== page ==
Hand Tool Headlines
The Woodworking Blogs Aggregator
An aggregate of many different woodworking blog feeds from across the 'net all in one place! These are my favorite blogs that I read everyday...
The Literary Workshop Blog
The other day, a friend of mine arrived at my house (via bicycle) carrying a very nice Stanley #6 fore plane, which he gave to me. Despite being about a hundred years old, it had only light surface rust. There’s not much blade left, but I’ll get a few sharpenings out of it before it absolutely must be replaced. The sides are dead square to the sole, so I think I’ve got myself a new shooting plane.
The only real flaw in the plane was a snapped-off horn. So I’ll fix it.
The original tote is rosewood, but I didn’t have any rosewood scraps on hand, and the nearest color/grain match in the scrap bin is a bit of bocote. It will have to do.
I attached the bocote patch with an epoxy made especially for plastics, which seems to stick well to oily woods like rosewood. I used another tote as a template to sketch the horn onto the patch. Obviously, the repaired horn will be a little lower in profile than the original.
The reshaping was done primarily with a rasp. When doing this kind of freehand shaping, it is best to make several facets with the rasp, keeping each side as symmetrical as possible.
Each facet is then refined with a coarse file, and then I use the file to smooth over each edge between the facets. Bocote dust smells a little like dill pickles, in case you were wondering.
It’s important to check to see if the repair fits one’s own hand. That matters more than whether the tote looks exactly like the original. After the file work was done, I used a small card scraper to remove the file marks. Then I sanded with 220 and finally 400-grit sandpaper. Following the scraper work, the sanding was very quick.
I finished the tote with paste wax. Eventually the bocote will darken, making the repair less noticeable. In the meantime, I’ll be using this plane regularly.
Filed under: Build-Alongs, Tutorials
I have made two pipes in the last two weeks.
The first is a freehand churchwarden, which was a lot of fun to shape. The textured top is the natural top of the burl from which briar pipes are made. I decided to leave a little of the texture around the stem, too.
This particular piece of briar had a few small flaws, but it cleaned up pretty nicely, and the figure is good.
The other pipe was something of an adventure. It all started with this briar wood blank:
The blank was originally cut so that the grain would run sideways, but it was thick enough that, when turned on its side, the grain runs vertically, which is more attractive on most pipes. This is the result:
This is the twelfth pipe I’ve made.
I don’t mean to turn this into a pipe-making blog, but I’ve been making them because the work pays. Eventually, I will post a short tutorial on shaping a pipe with hand tools, but I need to make a few more yet before I can be confident giving advice.
Filed under: Tobacco Pipes, Wood and Woodwork
Over at Lost Art Press, Chris Schwarz has been talking about “vernacular furniture,” or “furniture of necessity,” which is furniture that, while hand-made, is cheap and simple to construct using a small tool kit.
For example, when my oldest daughter acquired a box turtle (thanks to her father’s inadvertent destruction of its native kudzu habitat), it fell to me to build it an outdoor terrarium.
It had to be built and installed quickly, as the turtle was getting restless in its temporary home: a laundry basket. No time for dovetails, drawbored mortises-and-tenons, or floating panels.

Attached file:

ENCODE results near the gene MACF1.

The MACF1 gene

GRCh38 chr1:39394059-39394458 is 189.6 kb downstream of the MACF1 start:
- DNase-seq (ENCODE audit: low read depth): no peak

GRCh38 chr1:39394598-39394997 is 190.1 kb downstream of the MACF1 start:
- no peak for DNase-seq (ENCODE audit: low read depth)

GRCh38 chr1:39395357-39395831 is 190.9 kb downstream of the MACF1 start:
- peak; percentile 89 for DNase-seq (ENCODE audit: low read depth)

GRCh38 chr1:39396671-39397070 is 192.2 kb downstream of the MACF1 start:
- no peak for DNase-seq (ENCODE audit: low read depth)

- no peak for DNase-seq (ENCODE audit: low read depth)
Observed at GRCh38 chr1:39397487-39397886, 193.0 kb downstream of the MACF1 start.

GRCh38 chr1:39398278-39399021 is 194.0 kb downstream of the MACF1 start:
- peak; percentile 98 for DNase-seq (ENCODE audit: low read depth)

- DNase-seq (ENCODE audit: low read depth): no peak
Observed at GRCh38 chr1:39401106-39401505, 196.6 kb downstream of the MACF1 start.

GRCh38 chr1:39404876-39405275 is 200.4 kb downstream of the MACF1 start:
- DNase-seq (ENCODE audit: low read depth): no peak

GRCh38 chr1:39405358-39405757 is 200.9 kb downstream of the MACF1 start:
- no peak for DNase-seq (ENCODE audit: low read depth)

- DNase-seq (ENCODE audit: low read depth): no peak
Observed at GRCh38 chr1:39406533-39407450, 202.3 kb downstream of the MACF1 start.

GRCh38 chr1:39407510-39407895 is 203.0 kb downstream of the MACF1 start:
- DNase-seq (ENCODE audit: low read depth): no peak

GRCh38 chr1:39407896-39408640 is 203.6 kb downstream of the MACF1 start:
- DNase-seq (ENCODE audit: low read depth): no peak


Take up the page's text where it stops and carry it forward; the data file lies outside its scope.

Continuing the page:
I screwed together some 2X10s and made a frame lid out of 2X4s. The fanciest part was the lap joints I used on the lid. I painted the whole thing to match the house, installed hinges and a handle, and set it in place. The hardest part was getting the chicken wire in place. I came away with quite a few scratches on my hands and arms, but it should be raccoon-proof now.
Now that it’s done, my daughter is happy, and as far as I can tell, so is the turtle. And that’s what the “furniture of necessity” is really all about–keeping the women happy.
Filed under: Furniture, Home Improvement, Musings
When you build things that you hope will outlast you, it’s more than disappointing when they fall apart within a few years. Sometimes it’s because of abuse, but more frequently it’s the result of a design flaw that only becomes apparent with time.
For example, about five years ago I built three footstools like this one:
At the time, I lacked the confidence (and the skills) to cut an angled mortise. I had no tools for shaping round tenons, so I decided to try attaching the legs with lapped dovetails instead.
It seemed like a good idea at the time.
The problem is that dovetails are not designed to withstand the kind of force that would normally be applied to a stool. Whereas a dovetail on a drawer tends to tighten when the drawer is pulled out, this dovetail loosened the more pressure was put on the joint. Every time I stood on the stool, my weight was trying to force the joint apart. Eventually, every leg on three stools (that’s twelve joints, for you mathematically impaired folks) came loose.
The stools were made of construction-grade pine, so I probably should have given them a proper cremation and started over with fresh materials. But it’s hard to throw your own work away, even when it has failed.
So I decided to salvage the tops for rebuilt footstools, this time with proper joints.
The tapered tenons (which look like upside-down ice cream cones with the tips cut off) fit into matching tapered holes, so every time I stand on the stool, my weight is tightening the joint. It’s a trick that’s been used by chair makers for centuries.
Two of the original tops got cut into squares, and the third got cut into an oval. Each got battens nailed to the bottoms to resist splitting.
The resulting stools look more spindly than the originals, but they are lighter and sturdier. The splay of the legs (which the crummy photo above distorts) also makes them more stable in use than were the originals.